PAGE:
Comparisons with 2001 rather miss the point, though. The earlier film was meticulously plotted and designed, with a logical basis for everything that occurs or is shown, whereas Silent Running functions better as a dreamily rationalised eco-parable. It’s all about conservation, ultimately, and the lengths one could or should go to in order to protect something utterly irreplaceable.

The film has been accused of being morally dubious, but I don’t go along with that. We’re not invited to sympathise with Lowell’s actions – even he seems rightfully appalled by what he has done – but merely to accept that, given the tremendous stakes, a good man might act in this way. After he has killed his colleagues, Lowell touches his conservation pledge, as if desperately trying to reassure himself that he has done the right thing. This is not a man with a clear conscience. And while he does end up saving one of the forests, he doesn’t save himself. In fact Bruce Dern succeeds in portraying Lowell as at least mildly unhinged from the very outset. Still, each time I watch the film I can’t help but put myself in Lowell’s position and wonder if what he does is in any way justifiable. One could argue that the stakes are artificially high – that in the real world it would never come down to a simple choice between murder and losing the last forest in existence. But setting up that kind of duality is one of the things that science fiction does rather well, and Silent Running does it as effectively as any SF film I know.

One final point: early in the film we’re told that the domed preserves were created around the turn of the century. Later, we learn that Lowell has been involved with the project for nine years, and was there from the beginning – thus neatly placing the action around 2009 or 2010. Thankfully, of course, in the enlightened world of the real 2010, we don’t have to worry about anyone cutting down forests any more, or the Earth’s climate going bananas.

Copyright Alastair Reynolds, 2010.


  1. I don't think this film could have had anything but a profound impact on any fan growing up in the '70s/'80s. It certainly has cast a long shadow over my mindset, and look forward to sharing it with my own kids at some point. Despite Lowell's violence, I always felt there was a profound gentleness in Dern's performance.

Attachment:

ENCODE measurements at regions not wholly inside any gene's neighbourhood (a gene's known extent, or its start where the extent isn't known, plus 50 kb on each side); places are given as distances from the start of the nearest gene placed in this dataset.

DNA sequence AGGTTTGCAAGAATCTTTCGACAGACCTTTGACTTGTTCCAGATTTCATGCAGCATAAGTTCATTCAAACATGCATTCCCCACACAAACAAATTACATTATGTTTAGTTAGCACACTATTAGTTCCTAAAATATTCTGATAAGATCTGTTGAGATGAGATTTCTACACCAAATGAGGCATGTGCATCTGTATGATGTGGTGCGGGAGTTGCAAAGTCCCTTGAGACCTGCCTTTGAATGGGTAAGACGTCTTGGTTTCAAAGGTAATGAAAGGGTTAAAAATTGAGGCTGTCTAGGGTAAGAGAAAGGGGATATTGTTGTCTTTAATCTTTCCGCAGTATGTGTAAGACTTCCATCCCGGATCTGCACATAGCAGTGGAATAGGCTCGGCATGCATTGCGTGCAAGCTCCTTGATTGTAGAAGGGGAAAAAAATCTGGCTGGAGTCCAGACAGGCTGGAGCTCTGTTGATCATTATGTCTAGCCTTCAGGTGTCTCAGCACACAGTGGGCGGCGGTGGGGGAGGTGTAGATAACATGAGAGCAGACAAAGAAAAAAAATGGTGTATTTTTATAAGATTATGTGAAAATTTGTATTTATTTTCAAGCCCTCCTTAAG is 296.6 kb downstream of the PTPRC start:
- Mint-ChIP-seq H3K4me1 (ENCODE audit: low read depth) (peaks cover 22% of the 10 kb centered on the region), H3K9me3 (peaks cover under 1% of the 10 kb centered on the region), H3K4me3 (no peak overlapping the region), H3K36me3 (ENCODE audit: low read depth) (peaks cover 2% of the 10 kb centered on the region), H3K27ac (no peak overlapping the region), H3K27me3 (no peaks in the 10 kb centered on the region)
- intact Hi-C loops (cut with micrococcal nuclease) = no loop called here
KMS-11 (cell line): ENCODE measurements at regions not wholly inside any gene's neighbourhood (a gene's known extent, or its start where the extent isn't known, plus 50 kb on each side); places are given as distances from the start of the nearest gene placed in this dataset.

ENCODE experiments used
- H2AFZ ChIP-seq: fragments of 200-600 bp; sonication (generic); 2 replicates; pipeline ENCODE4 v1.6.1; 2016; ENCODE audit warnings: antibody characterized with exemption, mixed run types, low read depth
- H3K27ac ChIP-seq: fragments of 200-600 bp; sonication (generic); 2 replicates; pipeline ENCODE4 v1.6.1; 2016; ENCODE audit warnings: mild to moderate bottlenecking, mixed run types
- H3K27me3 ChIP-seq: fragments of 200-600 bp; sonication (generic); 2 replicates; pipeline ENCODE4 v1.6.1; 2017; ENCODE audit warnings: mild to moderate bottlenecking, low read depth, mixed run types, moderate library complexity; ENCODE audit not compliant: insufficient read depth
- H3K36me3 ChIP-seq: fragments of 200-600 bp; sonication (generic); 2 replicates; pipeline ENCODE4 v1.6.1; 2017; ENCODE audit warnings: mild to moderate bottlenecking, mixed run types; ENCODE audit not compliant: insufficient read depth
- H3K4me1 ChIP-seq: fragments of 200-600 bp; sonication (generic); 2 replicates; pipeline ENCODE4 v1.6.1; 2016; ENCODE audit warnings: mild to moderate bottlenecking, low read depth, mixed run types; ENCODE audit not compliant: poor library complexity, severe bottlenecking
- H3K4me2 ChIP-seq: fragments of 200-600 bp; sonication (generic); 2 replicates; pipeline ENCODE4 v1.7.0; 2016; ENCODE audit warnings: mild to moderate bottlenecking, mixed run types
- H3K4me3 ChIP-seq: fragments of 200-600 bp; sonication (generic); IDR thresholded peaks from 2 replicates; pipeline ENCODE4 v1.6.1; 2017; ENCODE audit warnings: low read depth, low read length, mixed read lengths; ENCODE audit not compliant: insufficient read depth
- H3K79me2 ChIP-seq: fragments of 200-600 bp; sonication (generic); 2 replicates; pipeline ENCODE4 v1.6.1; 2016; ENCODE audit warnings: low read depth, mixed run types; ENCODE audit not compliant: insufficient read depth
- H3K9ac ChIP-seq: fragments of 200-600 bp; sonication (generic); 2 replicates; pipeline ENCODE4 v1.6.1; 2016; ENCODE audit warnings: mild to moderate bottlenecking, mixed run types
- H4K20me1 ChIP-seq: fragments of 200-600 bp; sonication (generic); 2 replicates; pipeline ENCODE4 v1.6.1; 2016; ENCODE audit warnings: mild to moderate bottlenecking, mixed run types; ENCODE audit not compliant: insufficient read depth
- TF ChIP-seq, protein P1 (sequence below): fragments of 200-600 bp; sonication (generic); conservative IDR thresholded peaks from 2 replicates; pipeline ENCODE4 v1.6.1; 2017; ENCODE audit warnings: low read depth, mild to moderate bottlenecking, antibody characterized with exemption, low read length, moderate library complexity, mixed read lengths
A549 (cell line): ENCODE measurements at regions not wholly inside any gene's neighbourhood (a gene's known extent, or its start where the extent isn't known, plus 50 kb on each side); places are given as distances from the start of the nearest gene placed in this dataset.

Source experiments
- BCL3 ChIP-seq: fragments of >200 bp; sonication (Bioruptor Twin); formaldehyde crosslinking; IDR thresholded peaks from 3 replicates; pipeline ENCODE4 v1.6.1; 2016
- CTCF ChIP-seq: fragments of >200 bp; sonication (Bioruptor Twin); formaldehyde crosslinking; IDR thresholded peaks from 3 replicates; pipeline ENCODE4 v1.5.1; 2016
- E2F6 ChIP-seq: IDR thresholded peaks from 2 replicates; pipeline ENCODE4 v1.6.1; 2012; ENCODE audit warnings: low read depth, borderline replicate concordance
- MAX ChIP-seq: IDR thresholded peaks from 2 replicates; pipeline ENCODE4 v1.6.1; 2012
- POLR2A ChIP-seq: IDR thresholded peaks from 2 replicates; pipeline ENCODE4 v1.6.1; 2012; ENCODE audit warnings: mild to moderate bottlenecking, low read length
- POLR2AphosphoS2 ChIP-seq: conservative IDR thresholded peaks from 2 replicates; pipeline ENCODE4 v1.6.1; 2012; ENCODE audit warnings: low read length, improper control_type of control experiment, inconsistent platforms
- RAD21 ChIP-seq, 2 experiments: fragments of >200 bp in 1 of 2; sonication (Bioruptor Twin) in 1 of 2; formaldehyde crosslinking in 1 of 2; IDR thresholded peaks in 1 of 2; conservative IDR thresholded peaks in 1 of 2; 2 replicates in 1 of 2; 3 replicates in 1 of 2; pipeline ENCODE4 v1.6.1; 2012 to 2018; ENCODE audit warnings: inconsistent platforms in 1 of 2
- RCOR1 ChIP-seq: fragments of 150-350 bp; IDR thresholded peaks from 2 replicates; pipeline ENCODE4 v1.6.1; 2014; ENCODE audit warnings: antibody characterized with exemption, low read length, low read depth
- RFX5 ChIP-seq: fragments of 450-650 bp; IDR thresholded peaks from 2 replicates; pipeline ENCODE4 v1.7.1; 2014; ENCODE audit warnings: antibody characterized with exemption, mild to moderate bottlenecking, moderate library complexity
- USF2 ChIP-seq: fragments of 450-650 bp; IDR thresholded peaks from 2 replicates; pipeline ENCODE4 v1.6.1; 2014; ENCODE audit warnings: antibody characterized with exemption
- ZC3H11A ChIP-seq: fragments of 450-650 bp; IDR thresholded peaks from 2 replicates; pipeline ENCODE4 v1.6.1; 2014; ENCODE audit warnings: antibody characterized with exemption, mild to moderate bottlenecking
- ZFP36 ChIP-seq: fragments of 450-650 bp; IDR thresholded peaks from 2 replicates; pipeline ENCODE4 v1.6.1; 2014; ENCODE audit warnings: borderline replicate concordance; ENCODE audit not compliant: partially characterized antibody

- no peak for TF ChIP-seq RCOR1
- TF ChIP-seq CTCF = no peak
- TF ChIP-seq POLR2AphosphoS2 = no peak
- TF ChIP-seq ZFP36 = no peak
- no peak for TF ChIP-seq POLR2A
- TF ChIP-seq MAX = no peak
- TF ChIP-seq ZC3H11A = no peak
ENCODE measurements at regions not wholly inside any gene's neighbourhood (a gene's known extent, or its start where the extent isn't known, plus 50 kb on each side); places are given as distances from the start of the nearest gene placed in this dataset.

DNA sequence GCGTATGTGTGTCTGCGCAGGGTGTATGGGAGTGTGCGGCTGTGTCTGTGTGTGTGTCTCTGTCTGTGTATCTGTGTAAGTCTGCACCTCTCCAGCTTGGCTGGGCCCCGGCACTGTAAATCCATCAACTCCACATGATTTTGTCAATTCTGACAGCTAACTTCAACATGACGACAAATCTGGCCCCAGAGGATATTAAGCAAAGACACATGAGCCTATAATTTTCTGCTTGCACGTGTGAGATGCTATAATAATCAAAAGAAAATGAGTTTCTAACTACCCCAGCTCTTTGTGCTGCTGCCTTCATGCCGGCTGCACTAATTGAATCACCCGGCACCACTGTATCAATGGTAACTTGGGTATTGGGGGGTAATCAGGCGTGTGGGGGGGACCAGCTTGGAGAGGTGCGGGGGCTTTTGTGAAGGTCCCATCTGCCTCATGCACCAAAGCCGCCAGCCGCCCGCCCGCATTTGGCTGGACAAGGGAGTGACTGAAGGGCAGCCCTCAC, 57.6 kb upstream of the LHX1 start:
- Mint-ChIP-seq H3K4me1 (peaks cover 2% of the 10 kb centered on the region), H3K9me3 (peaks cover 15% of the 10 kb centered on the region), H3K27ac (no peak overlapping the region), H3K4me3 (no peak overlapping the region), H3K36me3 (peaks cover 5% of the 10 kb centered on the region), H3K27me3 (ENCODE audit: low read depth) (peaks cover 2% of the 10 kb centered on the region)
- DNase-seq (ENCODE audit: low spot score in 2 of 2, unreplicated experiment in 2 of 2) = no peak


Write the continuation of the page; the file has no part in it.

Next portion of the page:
2. When I was a kid this film made me cry - I couldn't bear the little abandoned robots at the end. It stuck in my head for its bleakness.

  3. Interestingly, Trumbull's original story for Silent Running was even dreamier than the movie ended up ... and had a finale that incorporated a trippy encounter with an alien spacecraft. I agree that Dern does a great job expressing the duality that sets Silent Running apart from lesser films.

  4. People often ask for predictions that SF got right. Along with the usual things, I always include this as a warning about the dangers of environmental extremism.

    1. There is no environmental extremism.

      Christians kill people for their beliefs, communists kill people for their beliefs, libertarians, anti-abortionists, fascists, muslims, anarchists, racists, jews, patriots, pretty much everyone EXCEPT environmentalists commit murder for their causes.

      You are the Muhammad Ali of being wrong.

  5. Silent Running is a beautiful little film, and doesn't deserve to be overshadowed the way it is by its flashier cousins.

  6. Tried watching this film once more, the other day (it's on youtube!), and realised that, although it is a great film, it did not "age" that well. Same goes for 2001.

    I wonder how I would see the brilliant 'Moon' in a few decades.

    (By the way, not "ageing" well says more about how modern culture and entertainment influences me, than about the films: Silent Running and 2001 are still, and will forever be, great films.)

  7. I only discovered Silent Running a few years ago via the magic of Netflix and I immediately fell in love. I wanted to be on board the ship, swimming in those pools, tending those plants, playing poker with those drones, killing those bad corporate stooges... well maybe not the last bit, but you get the idea.

    But what really sold me on it was Joan Baez! What wonderful music, perfect for the film, perfect for the times, perfect for the sensibility.